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Small town near London for an overnight stay - suggestions please

Small town near London for an overnight stay - suggestions please

Oct 15th, 2014, 06:47 AM
  #1  
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Small town near London for an overnight stay - suggestions please

DD and I will be in the UK during the first week of November. We will arrive on Friday, and from Tuesday I have to be in London for work. I would love to spend the weekend in a quaint small town on a bus/train route within an hour or two from London. I am dreaming about somewhere with a nice little hotel, good walks, pretty views ... the English village of our dreams (please don't scoff). I realise that I have to share beautiful places with other tourists, but would so much like not to have too many people around (in November this is perhaps a given?) I have been to Oxford earlier this year, and loved it. I know that there is a plethora of choices, and thought I could narrow it down to the Cotswolds or perhaps the Lake District (although that may be too far for a short trip?) If we can catch a bus from Heathrow to where-ever we are going, it would be perfect. Any suggestions?
kovsie is offline  
Oct 15th, 2014, 08:25 AM
  #2  
 
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Windsor would seem to be a perfect choice, bus number 77 leaves Terminal 5 at Heathrow every 30 minutes and takes around 40 minutes to Windsor. Small town feel, even with a Royal Castle in the middle, its free to walk in the Grounds, along the river Thames and walk into the village of Eton, famous for its school which has produced 19 Prime Ministers including our current one and educated Princes Harry and William.

The Cotswolds are a 2-3 hour train journey, the Lake District around 4 hours from a central London station, Cotswolds are a lot closer but still some distance to travel.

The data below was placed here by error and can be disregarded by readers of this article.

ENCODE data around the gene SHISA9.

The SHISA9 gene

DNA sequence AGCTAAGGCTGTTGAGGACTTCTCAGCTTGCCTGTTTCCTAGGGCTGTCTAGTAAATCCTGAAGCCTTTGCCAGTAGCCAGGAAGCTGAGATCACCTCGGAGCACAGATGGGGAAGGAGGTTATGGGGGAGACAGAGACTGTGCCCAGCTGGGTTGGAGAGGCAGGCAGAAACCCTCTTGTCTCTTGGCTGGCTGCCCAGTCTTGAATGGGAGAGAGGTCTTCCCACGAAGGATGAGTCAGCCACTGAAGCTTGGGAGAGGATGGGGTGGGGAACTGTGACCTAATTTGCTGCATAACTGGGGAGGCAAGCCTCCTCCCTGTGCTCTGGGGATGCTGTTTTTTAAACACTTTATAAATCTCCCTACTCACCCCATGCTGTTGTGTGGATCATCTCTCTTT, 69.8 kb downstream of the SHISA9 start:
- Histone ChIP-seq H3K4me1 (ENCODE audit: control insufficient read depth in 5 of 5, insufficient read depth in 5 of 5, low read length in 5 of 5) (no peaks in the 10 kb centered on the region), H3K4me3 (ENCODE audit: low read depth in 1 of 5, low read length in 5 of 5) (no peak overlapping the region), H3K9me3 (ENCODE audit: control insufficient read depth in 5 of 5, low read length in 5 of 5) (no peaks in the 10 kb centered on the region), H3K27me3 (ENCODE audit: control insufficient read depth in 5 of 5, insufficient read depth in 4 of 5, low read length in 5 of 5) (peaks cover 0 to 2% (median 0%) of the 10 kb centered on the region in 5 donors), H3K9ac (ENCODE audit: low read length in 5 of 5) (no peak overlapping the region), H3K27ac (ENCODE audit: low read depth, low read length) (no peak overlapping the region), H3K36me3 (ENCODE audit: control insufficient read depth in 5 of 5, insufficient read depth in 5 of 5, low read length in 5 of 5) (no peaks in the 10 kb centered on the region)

alanbowen is offline  
Oct 15th, 2014, 09:02 AM
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York, a couple of hours away, medieval walls, cathedral, shopping area, Betty's, river
bilboburgler is online now  
Oct 15th, 2014, 09:27 AM
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This is trickier than you'd think

There are no direct trains to anywhere but Paddington from Heathrow. The only direct-route, photogenic places within 90 mins bus of Heathrow seem to be Windsor, Eton, Oxford and St Albans: the Heathrow website no longer has a map of non-TfL local buses - though there's a list in the 700 series at http://www.londonbusroutes.net/routes.htm, and all serve only dull suburban places, apart from the four I've listed. Maybe Ware as well.

York's two hours from London - but getting on for four from Heathrow once you've tubed in and faffed about. No coaches (apart from Oxford) anywhere nice within 90 mins, though a few to Bath taking 120. Otherwise: everywhere on a coach line is too far for Friday or (like Banbury) grotty.

The nearest Cotswolds station (bus to Reading station, then change) is 85 mins, plus change time at Reading (say ten mins.) Limited evening dining facilities at Charlbury and Kingham (but at a pinch...), so it's probably Moreton - 70 mins from Reading, or 90 from Paddington on Tuesday morning. Morning commuting trains: every 30-60 mins.